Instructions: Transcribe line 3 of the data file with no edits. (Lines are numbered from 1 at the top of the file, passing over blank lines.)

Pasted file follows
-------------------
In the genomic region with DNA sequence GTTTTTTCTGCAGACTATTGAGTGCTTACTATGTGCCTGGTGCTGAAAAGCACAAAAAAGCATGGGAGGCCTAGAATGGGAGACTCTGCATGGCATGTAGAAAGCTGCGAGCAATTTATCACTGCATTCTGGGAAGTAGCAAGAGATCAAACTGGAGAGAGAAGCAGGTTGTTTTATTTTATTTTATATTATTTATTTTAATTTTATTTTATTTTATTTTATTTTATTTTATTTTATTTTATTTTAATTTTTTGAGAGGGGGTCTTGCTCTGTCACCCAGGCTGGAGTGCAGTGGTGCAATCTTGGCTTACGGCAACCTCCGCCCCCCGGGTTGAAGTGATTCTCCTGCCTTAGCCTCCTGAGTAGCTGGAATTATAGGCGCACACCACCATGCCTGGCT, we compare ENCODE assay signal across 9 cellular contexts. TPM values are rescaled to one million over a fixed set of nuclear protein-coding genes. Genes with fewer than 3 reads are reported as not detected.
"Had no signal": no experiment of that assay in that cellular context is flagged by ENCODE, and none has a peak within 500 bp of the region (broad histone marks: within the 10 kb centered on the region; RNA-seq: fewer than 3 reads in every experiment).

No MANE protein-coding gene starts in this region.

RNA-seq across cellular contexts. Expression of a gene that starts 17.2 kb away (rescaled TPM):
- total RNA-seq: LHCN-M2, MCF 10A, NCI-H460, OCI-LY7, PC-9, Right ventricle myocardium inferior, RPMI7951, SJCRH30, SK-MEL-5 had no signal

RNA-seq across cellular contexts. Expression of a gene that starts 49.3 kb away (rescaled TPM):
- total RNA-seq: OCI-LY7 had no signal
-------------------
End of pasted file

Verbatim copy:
No MANE protein-coding gene starts in this region.